Every month, AY About You outlines the night sky in these easy to digest guides, highlighting the biggest and “brightest” celestial events to help better prepare you for stargazing activities; whether it is as simple as looking up when taking the dog outside, or as official as planning date night — we have you covered.
The dead of winter is one of my favorite times to gaze up the heavens and awe at the wonders of the universe. The air is cool, crisp and clear for some of the most vibrant displays, be it as dazzling as a meteor shower or as routine as a night under the moon.
This month features local astrophotography from Arkansan Tony Milligan. You can find more of his spectacular photos on his website, Captured in Time.
First Quarter: February 1
Full Moon: February 9*
Third Quarter: February 15
New Moon: February 23
*The full moon of February is often called the Snow Moon, simply because of the snowfall that is common at this time of year.
Bonus: February’s full moon is also going to be a “Supermoon,” and will be the fourth-largest full moon of 2020.
No major meteor showers will grace our skies this month.
Planets and Special Events
February 8: Close Approach of the Moon and M44
The Moon makes a close connection with M44 this month, as the pair will pass within 2 degrees of each other. M44 is also known as the Beehive Cluster. It is an open cluster in the constellation Cancer that consists of around 1,000 different stars. Look to the east at around sundown. Best viewing will come through a pair of binoculars or any telescope.
February 10: Mercury at Greatest Eastern Elongation
Mercury will reach its greatest separation from the sun in its orbital cycle. Look to the southwest at sunset.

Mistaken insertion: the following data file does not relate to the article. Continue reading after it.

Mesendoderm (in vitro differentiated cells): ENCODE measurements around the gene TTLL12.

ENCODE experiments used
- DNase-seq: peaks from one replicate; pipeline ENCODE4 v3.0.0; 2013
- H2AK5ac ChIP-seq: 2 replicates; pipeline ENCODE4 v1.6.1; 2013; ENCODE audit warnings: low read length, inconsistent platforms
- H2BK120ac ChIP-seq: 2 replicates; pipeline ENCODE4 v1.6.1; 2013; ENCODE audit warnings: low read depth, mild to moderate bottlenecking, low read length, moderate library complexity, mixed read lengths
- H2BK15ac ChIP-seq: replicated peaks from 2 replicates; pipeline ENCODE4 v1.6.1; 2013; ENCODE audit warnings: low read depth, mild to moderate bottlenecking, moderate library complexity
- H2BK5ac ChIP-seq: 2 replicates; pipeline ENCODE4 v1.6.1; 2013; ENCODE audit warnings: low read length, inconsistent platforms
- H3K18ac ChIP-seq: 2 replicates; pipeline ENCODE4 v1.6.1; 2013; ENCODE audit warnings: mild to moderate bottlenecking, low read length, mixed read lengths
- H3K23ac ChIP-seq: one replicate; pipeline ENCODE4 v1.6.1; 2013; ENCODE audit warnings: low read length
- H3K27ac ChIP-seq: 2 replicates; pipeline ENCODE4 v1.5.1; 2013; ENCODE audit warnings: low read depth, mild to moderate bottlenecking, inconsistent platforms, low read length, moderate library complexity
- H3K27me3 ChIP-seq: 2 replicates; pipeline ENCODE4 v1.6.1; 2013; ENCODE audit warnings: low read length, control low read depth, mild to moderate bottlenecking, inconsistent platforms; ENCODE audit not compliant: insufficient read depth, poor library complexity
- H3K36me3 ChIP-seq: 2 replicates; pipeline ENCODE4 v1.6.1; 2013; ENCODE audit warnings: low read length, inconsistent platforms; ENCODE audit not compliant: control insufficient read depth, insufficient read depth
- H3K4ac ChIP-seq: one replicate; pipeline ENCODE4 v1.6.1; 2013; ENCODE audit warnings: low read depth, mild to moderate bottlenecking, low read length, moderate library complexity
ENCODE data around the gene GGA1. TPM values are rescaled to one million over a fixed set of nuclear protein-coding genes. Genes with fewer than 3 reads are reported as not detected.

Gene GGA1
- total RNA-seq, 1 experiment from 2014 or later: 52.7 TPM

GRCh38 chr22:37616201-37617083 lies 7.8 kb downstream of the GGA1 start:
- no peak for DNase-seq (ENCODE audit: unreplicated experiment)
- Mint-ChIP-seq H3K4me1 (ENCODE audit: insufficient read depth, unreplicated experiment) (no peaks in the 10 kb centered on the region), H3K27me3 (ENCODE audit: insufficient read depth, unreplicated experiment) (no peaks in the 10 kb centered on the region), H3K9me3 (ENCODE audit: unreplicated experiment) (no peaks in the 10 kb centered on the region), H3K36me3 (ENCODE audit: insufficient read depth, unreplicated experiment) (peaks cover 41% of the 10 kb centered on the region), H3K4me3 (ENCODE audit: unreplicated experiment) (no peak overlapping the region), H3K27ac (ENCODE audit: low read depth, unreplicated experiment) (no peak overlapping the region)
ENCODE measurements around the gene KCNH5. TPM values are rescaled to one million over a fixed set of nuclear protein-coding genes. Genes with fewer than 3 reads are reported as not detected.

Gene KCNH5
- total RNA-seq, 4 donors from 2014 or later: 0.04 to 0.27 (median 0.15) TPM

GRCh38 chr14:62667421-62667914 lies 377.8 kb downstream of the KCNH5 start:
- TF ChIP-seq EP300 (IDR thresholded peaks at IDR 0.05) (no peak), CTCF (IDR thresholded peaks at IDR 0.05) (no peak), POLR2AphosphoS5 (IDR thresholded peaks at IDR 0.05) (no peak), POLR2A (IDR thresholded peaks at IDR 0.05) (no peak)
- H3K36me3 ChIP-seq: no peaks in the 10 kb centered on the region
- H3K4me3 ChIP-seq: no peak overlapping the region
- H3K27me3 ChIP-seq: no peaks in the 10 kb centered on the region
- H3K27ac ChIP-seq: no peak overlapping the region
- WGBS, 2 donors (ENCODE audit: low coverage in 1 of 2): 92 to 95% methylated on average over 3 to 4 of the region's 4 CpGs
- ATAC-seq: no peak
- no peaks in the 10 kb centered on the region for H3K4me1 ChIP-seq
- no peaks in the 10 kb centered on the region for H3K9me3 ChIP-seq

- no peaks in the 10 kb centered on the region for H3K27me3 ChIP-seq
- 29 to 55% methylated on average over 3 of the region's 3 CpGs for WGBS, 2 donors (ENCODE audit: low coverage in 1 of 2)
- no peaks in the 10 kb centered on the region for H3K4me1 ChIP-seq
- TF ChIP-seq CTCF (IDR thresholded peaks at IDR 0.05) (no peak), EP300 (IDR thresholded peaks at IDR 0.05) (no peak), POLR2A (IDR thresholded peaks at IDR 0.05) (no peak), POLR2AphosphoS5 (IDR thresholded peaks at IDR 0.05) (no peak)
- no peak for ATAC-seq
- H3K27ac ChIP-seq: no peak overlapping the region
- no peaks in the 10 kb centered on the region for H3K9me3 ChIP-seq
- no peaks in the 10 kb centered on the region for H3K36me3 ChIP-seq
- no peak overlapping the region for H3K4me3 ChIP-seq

February 18: Close Approach of the Moon and Mars
The Moon and Mars will pass within 1 degree of each other in the middle of this month. This close approach will be visible to the naked eye. Look to the southeastern horizon just before dawn.
February 19: Close Approach of the Moon and Jupiter
The Moon and Jupiter will also make a close approach of within 1 degree, just one day after the Moon’s with Mars; this one also occurring in the dawn sky. Look to the southeast in the constellation Sagittarius.
In the News
“One of the brightest stars in the sky has been dimming. But, while it might be signaling that it’s ready to explode, it’s probably just fading because of strange, stellar physics…”
Time: 6:30 to 9 p.m.
Location: Hobbs State Park — 20201 E. Highway 12, Rogers, Arkansas 72756
The best stargazing results are always going to be under the darkest of skies. So, if you can, find a place as far away from city lights as possible while stargazing in February 2020.
Dark Sky Arkansas has a fantastic interactive map of some of the best dark spots and observation sites around the Natural State.
Also, if you have not already, download an app to your phone that helps you find celestial objects and constellations in real-time. Sky Guide and Night Sky are both available for free and are extremely easy to use.
Astrophotography courtesy of Tony Milligan. All photography rights, other than those provided for use by AY About You, belong to him.